Soane would cite Napoleon’s architectural improvements to Paris in his public lectures at the Royal Institution and was influenced by [Parisian] monuments, public buildings and boulevards when he started designing his ‘Processional Route’ for London between 1827 and 1828. The Route (which Soane probably realised would never be executed) was a ceremonial avenue that would have linked Windsor Castle with Westminster – a London equivalent of the Champs-Élysées if you like. Soane planned monuments and triumphal arches dedicated to the British army and its victories during the Napoleonic Wars, which would punctuate this Route.
What parallels can you see in the way foreign architectural influences are absorbed and mimicked today?
To answer that question, I suddenly had to recall what happened in my family’s home city of Warsaw after 1989. The change in political regime in Eastern Europe following the first (partially) democratic elections in a communist state – Poland – and the subsequent fall of the Berlin Wall was just as momentous as the fall of Napoleon’s Empire in 1814. The urban fabric of Warsaw had, during the economic and political stagnation of the final decade of Communism, been neglected by and large. Central Warsaw was still dominated by the Socialist Realist skyscraper known as ‘The Palace of Culture and Science’. Although, Britain had not been directly involved in the change of regime in Poland, the UK was seen by many Poles as a political and economic inspiration. Margaret Thatcher was admired for her political stance during the Cold War and for the way she had changed the economy of Britain (whatever one may think of this today). As Poland’s economy grew in the 1990s Warsaw’s face changed.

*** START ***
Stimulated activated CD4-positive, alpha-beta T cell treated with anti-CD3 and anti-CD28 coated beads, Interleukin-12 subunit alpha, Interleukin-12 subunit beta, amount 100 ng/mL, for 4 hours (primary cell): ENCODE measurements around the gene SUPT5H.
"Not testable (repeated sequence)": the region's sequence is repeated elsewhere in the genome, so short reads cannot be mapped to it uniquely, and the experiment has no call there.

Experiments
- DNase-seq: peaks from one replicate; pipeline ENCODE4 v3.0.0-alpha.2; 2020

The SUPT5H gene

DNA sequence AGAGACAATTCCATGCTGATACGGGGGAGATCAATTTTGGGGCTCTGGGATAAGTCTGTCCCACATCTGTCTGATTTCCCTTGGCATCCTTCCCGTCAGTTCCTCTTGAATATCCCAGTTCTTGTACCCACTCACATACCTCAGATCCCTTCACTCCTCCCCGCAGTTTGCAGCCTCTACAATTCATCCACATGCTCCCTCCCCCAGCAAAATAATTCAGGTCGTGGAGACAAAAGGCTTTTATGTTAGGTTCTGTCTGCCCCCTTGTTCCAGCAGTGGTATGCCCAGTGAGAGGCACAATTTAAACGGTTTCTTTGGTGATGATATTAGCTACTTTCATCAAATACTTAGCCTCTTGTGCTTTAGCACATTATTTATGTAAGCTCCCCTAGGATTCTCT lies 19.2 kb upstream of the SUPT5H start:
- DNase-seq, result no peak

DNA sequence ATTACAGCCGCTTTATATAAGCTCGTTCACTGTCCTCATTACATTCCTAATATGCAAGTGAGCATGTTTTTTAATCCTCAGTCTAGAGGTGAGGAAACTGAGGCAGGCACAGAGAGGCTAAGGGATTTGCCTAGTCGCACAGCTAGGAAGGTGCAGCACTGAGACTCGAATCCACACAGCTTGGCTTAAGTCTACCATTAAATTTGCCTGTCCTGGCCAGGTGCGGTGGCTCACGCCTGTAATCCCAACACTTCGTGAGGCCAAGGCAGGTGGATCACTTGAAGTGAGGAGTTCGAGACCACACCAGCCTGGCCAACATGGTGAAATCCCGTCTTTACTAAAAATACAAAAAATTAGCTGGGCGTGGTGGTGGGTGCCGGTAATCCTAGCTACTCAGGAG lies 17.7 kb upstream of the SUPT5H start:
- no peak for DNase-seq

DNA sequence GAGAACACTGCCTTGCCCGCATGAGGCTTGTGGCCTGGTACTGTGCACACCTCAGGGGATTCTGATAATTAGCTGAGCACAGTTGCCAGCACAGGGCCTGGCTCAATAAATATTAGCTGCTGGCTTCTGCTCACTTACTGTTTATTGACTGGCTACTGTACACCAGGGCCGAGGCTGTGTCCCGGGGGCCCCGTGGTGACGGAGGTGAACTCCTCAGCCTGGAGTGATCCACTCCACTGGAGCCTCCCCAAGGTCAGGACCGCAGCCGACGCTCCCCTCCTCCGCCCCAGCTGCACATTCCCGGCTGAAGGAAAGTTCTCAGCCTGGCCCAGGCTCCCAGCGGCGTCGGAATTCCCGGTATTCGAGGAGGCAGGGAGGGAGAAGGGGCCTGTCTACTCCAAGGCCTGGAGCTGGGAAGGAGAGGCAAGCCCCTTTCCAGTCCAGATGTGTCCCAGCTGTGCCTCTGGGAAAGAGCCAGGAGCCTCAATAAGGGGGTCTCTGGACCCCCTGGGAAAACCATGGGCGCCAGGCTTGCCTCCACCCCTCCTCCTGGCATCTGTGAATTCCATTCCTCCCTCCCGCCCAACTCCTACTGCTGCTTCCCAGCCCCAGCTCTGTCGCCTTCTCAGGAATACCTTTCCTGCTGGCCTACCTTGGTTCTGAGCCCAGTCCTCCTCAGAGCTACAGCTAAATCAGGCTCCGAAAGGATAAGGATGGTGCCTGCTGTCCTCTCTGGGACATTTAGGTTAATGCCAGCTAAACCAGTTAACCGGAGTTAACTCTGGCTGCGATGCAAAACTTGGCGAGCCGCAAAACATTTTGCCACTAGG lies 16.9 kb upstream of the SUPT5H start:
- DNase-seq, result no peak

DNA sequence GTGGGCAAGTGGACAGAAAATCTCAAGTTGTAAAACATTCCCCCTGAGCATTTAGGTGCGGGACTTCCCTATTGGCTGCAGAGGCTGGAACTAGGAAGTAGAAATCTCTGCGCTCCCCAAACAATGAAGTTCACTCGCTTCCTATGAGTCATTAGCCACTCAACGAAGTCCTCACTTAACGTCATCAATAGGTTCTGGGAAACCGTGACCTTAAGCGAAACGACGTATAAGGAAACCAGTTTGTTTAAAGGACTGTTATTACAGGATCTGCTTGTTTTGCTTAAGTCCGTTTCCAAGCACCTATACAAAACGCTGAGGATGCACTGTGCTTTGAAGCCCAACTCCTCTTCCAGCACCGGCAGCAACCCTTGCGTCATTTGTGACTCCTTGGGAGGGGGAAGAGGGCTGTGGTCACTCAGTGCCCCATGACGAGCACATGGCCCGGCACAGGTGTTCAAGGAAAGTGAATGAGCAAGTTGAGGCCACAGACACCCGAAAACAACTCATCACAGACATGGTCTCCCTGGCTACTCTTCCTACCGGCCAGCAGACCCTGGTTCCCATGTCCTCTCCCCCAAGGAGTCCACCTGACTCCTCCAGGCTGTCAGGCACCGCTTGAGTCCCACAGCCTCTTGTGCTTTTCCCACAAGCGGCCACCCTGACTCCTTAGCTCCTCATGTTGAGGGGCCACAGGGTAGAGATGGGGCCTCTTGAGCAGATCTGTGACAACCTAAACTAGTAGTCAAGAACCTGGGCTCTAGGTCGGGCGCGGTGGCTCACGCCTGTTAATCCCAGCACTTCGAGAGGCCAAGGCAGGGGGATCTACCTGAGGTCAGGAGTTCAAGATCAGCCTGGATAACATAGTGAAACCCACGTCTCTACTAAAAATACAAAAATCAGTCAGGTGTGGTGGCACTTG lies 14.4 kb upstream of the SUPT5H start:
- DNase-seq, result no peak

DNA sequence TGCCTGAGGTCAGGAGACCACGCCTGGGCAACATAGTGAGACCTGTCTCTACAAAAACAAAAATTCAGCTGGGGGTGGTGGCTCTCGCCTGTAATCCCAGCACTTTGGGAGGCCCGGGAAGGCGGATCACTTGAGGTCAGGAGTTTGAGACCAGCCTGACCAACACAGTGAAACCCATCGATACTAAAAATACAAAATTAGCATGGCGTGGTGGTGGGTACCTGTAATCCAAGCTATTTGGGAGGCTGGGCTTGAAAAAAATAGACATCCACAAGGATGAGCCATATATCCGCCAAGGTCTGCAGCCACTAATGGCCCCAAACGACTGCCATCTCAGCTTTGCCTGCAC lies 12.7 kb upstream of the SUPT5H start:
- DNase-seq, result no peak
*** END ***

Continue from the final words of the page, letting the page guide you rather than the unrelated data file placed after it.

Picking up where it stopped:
I think it is indicative of the regard that many Poles traditionally have had for Britain that Norman Foster was chosen to design and execute a building in one of the most historic and symbolically loaded sites in Warsaw. His Metropolitan Building (1997-2003) is located on Pilsudski Square, which, over the past three hundred Years, has been named after Poland’s eighteenth Century Saxon Kings, after Poland’s pre-War leader Marshal Pilsudski and even, for a very short time, after Adolf Hitler during the German occupation of the city. The Metropolitan’s location on a square firmly associated with pre-war independent Poland, the city’s destruction during World War II and later with public gatherings during the People’s Republic of Poland where the call for democracy was made adds a particular symbolic weight to this building. Foster’s Metropolitan Building, I think, marked Warsaw’s return to the broader international community of cities – joining other capitals where the buildings of this British architect form an important accent.